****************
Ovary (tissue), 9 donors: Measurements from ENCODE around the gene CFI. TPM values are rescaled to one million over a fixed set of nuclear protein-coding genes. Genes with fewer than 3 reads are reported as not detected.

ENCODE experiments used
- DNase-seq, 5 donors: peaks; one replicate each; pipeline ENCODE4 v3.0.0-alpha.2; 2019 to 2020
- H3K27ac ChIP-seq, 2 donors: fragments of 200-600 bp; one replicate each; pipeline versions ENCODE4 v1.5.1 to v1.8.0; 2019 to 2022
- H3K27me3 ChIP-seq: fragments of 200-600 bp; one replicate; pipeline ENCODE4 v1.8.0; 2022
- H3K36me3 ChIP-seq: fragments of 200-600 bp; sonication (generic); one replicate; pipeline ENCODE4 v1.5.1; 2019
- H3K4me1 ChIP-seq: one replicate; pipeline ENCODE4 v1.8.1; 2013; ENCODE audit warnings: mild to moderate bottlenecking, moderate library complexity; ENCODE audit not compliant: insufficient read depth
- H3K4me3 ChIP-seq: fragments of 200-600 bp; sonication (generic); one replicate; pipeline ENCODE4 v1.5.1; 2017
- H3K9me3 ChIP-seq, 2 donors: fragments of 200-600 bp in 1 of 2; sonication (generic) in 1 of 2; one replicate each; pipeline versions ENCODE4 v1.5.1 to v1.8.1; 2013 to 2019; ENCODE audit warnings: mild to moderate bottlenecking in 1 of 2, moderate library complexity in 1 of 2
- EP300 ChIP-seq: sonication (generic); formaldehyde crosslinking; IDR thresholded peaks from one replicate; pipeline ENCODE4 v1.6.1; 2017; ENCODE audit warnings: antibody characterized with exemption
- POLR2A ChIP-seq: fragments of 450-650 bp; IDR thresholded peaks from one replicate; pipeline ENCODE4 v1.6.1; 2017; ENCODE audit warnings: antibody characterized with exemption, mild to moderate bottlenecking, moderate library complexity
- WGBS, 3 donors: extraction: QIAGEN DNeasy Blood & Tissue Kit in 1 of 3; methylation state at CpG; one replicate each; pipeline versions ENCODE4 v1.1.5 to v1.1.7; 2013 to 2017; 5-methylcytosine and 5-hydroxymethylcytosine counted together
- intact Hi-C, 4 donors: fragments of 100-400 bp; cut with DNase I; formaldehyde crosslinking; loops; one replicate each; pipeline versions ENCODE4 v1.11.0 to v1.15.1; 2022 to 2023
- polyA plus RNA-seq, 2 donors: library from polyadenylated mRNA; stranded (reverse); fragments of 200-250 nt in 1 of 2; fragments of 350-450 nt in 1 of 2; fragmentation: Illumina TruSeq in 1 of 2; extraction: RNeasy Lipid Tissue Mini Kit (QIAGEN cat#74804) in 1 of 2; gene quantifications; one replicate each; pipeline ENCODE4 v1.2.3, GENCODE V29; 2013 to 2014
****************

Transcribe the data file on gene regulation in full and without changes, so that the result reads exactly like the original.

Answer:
Ovary (tissue), 9 donors: Measurements from ENCODE around the gene CFI. TPM values are rescaled to one million over a fixed set of nuclear protein-coding genes. Genes with fewer than 3 reads are reported as not detected.

ENCODE experiments used
- DNase-seq, 5 donors: peaks; one replicate each; pipeline ENCODE4 v3.0.0-alpha.2; 2019 to 2020
- H3K27ac ChIP-seq, 2 donors: fragments of 200-600 bp; one replicate each; pipeline versions ENCODE4 v1.5.1 to v1.8.0; 2019 to 2022
- H3K27me3 ChIP-seq: fragments of 200-600 bp; one replicate; pipeline ENCODE4 v1.8.0; 2022
- H3K36me3 ChIP-seq: fragments of 200-600 bp; sonication (generic); one replicate; pipeline ENCODE4 v1.5.1; 2019
- H3K4me1 ChIP-seq: one replicate; pipeline ENCODE4 v1.8.1; 2013; ENCODE audit warnings: mild to moderate bottlenecking, moderate library complexity; ENCODE audit not compliant: insufficient read depth
- H3K4me3 ChIP-seq: fragments of 200-600 bp; sonication (generic); one replicate; pipeline ENCODE4 v1.5.1; 2017
- H3K9me3 ChIP-seq, 2 donors: fragments of 200-600 bp in 1 of 2; sonication (generic) in 1 of 2; one replicate each; pipeline versions ENCODE4 v1.5.1 to v1.8.1; 2013 to 2019; ENCODE audit warnings: mild to moderate bottlenecking in 1 of 2, moderate library complexity in 1 of 2
- EP300 ChIP-seq: sonication (generic); formaldehyde crosslinking; IDR thresholded peaks from one replicate; pipeline ENCODE4 v1.6.1; 2017; ENCODE audit warnings: antibody characterized with exemption
- POLR2A ChIP-seq: fragments of 450-650 bp; IDR thresholded peaks from one replicate; pipeline ENCODE4 v1.6.1; 2017; ENCODE audit warnings: antibody characterized with exemption, mild to moderate bottlenecking, moderate library complexity
- WGBS, 3 donors: extraction: QIAGEN DNeasy Blood & Tissue Kit in 1 of 3; methylation state at CpG; one replicate each; pipeline versions ENCODE4 v1.1.5 to v1.1.7; 2013 to 2017; 5-methylcytosine and 5-hydroxymethylcytosine counted together
- intact Hi-C, 4 donors: fragments of 100-400 bp; cut with DNase I; formaldehyde crosslinking; loops; one replicate each; pipeline versions ENCODE4 v1.11.0 to v1.15.1; 2022 to 2023
- polyA plus RNA-seq, 2 donors: library from polyadenylated mRNA; stranded (reverse); fragments of 200-250 nt in 1 of 2; fragments of 350-450 nt in 1 of 2; fragmentation: Illumina TruSeq in 1 of 2; extraction: RNeasy Lipid Tissue Mini Kit (QIAGEN cat#74804) in 1 of 2; gene quantifications; one replicate each; pipeline ENCODE4 v1.2.3, GENCODE V29; 2013 to 2014